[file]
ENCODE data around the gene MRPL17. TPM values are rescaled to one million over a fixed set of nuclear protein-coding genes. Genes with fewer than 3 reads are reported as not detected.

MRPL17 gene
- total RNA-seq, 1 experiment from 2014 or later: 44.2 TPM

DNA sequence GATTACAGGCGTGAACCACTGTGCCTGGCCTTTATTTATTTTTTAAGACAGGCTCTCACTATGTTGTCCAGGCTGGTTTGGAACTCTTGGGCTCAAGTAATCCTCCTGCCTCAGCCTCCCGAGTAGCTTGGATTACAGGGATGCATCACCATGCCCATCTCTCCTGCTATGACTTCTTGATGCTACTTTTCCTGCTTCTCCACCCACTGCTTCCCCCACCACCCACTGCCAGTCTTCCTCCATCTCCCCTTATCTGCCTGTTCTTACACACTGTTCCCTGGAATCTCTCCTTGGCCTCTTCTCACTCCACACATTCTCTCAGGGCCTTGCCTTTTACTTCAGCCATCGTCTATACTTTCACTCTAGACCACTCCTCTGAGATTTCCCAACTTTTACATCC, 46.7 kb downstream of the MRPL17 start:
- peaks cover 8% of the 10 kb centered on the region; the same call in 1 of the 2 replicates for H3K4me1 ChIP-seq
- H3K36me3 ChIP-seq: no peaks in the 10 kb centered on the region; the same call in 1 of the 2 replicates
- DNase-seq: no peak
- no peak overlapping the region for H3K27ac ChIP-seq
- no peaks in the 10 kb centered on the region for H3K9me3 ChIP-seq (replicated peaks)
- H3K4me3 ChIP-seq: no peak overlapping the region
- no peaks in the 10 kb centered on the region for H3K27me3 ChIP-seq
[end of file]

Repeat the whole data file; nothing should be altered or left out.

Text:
ENCODE data around the gene MRPL17. TPM values are rescaled to one million over a fixed set of nuclear protein-coding genes. Genes with fewer than 3 reads are reported as not detected.

MRPL17 gene
- total RNA-seq, 1 experiment from 2014 or later: 44.2 TPM

DNA sequence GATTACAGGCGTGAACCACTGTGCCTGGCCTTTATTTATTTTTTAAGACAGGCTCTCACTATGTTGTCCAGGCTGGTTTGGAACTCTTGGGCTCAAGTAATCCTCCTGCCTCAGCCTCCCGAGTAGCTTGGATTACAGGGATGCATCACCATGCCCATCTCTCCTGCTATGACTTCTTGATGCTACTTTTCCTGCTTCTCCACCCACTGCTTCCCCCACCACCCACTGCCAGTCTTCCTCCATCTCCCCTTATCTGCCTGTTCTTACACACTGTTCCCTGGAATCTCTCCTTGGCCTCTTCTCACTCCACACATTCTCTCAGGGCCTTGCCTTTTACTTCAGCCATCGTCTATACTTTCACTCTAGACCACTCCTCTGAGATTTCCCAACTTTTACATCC, 46.7 kb downstream of the MRPL17 start:
- peaks cover 8% of the 10 kb centered on the region; the same call in 1 of the 2 replicates for H3K4me1 ChIP-seq
- H3K36me3 ChIP-seq: no peaks in the 10 kb centered on the region; the same call in 1 of the 2 replicates
- DNase-seq: no peak
- no peak overlapping the region for H3K27ac ChIP-seq
- no peaks in the 10 kb centered on the region for H3K9me3 ChIP-seq (replicated peaks)
- H3K4me3 ChIP-seq: no peak overlapping the region
- no peaks in the 10 kb centered on the region for H3K27me3 ChIP-seq